The problem is caused by sticky deposits called plaque that collect, in particular, around the gum line, the edges of fillings and the grooved surfaces of the teeth.

Plaque is made up of food debris, saliva and the bacteria that are normally present in the mouth, and convert food into acids.

If plaque is allowed to collect over time it will harden into a substance called tartar.

Both tartar and plaque contain acids which, over time, can dissolve away the protective, hard enamel coating of the tooth, and create holes, or cavities.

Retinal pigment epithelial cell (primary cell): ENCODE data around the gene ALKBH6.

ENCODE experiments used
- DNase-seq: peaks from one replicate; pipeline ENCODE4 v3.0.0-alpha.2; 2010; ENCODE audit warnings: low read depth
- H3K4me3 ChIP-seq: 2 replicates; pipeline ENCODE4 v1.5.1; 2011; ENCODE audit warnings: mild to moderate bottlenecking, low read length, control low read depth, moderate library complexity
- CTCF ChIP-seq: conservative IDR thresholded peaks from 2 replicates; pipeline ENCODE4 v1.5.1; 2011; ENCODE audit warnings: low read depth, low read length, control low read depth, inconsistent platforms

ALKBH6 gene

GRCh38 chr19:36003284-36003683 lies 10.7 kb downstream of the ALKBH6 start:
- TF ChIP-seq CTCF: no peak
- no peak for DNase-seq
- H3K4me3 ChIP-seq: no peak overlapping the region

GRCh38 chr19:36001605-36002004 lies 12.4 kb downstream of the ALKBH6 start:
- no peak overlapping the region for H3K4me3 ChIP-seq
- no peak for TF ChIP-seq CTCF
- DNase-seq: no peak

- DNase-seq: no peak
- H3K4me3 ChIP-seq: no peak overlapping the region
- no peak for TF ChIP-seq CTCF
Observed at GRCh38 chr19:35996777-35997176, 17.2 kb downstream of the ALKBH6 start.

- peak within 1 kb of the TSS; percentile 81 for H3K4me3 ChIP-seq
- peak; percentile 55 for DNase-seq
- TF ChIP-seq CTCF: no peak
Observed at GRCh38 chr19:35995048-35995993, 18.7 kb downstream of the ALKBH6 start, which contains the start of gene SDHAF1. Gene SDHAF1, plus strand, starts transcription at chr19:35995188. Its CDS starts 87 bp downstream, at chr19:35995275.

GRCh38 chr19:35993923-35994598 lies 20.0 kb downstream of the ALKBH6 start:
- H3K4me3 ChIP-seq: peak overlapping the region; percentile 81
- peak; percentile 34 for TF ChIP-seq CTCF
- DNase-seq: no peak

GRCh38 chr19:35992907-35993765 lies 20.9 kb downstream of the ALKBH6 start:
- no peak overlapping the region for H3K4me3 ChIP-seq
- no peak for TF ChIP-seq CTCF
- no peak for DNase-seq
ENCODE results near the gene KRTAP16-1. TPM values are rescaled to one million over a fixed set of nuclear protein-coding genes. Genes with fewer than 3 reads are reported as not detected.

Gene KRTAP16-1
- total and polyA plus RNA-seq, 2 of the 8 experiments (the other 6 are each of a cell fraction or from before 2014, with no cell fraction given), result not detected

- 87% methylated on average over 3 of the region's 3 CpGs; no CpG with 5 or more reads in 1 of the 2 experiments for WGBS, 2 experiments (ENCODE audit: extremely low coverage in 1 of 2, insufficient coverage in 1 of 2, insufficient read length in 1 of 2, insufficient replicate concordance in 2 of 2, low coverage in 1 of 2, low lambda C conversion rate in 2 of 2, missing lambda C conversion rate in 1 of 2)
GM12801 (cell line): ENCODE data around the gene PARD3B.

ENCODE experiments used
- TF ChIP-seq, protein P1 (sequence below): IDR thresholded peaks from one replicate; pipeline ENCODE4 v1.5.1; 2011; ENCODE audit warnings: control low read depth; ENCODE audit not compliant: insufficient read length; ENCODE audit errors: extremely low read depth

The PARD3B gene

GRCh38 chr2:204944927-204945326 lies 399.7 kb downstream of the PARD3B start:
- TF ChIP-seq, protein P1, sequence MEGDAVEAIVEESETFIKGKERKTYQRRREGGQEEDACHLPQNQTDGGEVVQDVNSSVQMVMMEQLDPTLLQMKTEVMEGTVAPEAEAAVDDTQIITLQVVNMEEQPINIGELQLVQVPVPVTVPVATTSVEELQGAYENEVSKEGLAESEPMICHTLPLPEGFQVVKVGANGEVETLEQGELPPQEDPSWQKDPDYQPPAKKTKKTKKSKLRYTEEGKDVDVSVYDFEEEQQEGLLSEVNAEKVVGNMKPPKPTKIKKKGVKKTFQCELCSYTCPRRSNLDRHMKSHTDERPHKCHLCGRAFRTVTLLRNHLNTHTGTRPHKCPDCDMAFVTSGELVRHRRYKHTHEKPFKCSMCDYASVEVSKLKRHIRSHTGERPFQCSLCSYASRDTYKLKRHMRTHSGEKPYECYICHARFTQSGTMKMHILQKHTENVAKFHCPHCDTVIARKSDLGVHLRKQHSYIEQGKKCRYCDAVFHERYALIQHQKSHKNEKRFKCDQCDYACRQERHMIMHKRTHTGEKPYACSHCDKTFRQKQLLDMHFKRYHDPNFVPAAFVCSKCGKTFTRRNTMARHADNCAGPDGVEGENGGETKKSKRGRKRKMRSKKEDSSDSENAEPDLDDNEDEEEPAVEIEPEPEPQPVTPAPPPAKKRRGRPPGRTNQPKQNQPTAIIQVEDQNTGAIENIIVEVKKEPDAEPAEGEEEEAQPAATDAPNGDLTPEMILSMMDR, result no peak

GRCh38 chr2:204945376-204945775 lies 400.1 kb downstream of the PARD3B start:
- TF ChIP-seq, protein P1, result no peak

Most cavities form over a period of months, or even years.

They are usually painless, but they can grow very large, and damage the much softer internal structures of the tooth such as the dentin and the pulp, which is found at the core.

If they remain untreated, they can kill the nerve and blood vessels of the tooth, and ultimately the tooth itself.